That is part of your task, Harry. Do not regale your congregations with your own opinions on this, that or the other, but tackle the much harder task of bringing God’s Word, the Bible, to life for those living in your parishes. Re-tell the Bible stories, relate them to everyday experience, and use them as a context against which to wrestle with the big, contemporary questions for which there are no easy answers.

   Whilst many of your colleagues, working in urban and suburban parishes only get heard by a small percentage of their parishioners, my guess is that perhaps half of those living in this benefice will hear you speak at some time during the coming year.

   Whether it is at Harvest or Christmas, Remembrance Sunday or Mothering Sunday, Easter or Pentecost, funerals, weddings or baptisms, you will have the opportunity to speak directly to the people. Your challenge, our challenge, is to bring God’s Word to life here and now, everyday. But there is more to the task than just the words.

   We must live God’s Word.

   St John’s Gospel tells us that the Word goes beyond words. When God speaks, he does not just utter mere words. His Word becomes flesh, and he comes to dwell among us full of grace and truth. Listen to William Tyndale bringing God’s Word to 16th century England:

   And the Word was made flesh and dwelt among us, and we saw the glory of it, as the glory of the only begotten son of the father, which word was full of grace and verity.

   The message is clear: God speaks as a person, God becomes a human being. God gets involved in our world, in all its messiness, in all its pain and joy and heartbreak. As his followers, we are called upon to do the same.

   There are many siren voices within the church (and some of them sing their false song even in this part of the world!), telling you that as a priest, your job is to create cosy enclaves of religiously-minded Christian people. ‘Ignore or treat lightly’, the sirens sing ‘the needs of the wider community, and focus your energies on us.’

   Of course your fellow Christians will be an important priority in your ministry, but woe-betide us if we ever lose sight of the fact that we are here for everyone. This is true for you, and all of us who follow Christ. You must share in the joys, and hopes, and fears of all the people to whom you minister.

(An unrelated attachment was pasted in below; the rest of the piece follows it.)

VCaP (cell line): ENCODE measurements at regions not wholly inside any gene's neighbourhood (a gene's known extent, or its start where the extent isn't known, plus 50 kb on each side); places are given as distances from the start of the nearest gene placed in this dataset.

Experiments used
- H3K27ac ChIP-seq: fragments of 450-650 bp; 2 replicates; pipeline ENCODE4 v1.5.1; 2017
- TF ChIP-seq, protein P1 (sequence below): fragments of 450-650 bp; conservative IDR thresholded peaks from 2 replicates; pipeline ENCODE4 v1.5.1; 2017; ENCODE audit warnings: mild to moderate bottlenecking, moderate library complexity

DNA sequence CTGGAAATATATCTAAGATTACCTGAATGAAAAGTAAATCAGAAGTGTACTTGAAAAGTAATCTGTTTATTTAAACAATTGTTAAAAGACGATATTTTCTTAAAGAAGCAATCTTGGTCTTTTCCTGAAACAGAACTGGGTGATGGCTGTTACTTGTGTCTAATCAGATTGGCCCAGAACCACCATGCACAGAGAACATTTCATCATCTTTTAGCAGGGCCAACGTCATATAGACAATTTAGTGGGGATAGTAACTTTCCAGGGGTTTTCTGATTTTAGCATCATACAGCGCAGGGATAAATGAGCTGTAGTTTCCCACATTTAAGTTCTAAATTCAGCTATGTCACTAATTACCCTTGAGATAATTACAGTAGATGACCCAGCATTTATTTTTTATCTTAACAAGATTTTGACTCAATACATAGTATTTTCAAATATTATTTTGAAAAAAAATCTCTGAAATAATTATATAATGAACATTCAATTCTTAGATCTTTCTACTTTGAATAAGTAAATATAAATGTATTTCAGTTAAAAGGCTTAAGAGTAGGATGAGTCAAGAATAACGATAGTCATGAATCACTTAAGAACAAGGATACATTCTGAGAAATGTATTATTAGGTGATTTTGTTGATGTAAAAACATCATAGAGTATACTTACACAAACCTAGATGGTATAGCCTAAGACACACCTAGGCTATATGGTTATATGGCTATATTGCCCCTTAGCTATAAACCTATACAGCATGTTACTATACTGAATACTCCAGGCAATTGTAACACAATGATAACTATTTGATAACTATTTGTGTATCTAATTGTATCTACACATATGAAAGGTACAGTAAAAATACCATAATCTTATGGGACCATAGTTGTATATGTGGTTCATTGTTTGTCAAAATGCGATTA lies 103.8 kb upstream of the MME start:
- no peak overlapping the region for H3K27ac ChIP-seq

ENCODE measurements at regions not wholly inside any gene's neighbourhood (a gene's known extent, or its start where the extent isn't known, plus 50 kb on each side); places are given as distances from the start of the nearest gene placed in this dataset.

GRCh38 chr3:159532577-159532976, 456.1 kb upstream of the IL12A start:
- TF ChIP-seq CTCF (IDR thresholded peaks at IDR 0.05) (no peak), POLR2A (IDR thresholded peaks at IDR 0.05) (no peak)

Take hunting, for instance: many will find the banning of hunting very painful. Not everyone in rural areas is of one mind. For some the legislation is a cause of joy. But for many this will be a time of pain, frustration and anger. You, Harry, must ‘feel the feelings’ of those you minister to. And not just about hunting, of course, but over the whole range of human emotion you will encounter in the everyday lives of your parishioners.

   This can become a weight that is too heavy to bear on your own. It is a burden to share with others in your team, and, more particularly, to share with God. How you do that is up to you. All of us develop different patterns in ministry. I am delighted that you already have strong links with Burford Priory, and with a number of people living in this area. Value and strengthen these links, and cherish these people.

   In doing so, you will allow Christ to minister to you, and through you, to others.

Harry, it is great to welcome you here to the Shill and Broadshire Benefice. I look forward to sharing with you the pastoral care of all the people in these parishes.

   Speak God’s Word, and live God’s Word. William Tyndale was a light for that Word in his generation. Seek to be one for ours. And may God bless you richly in all you seek to do for him.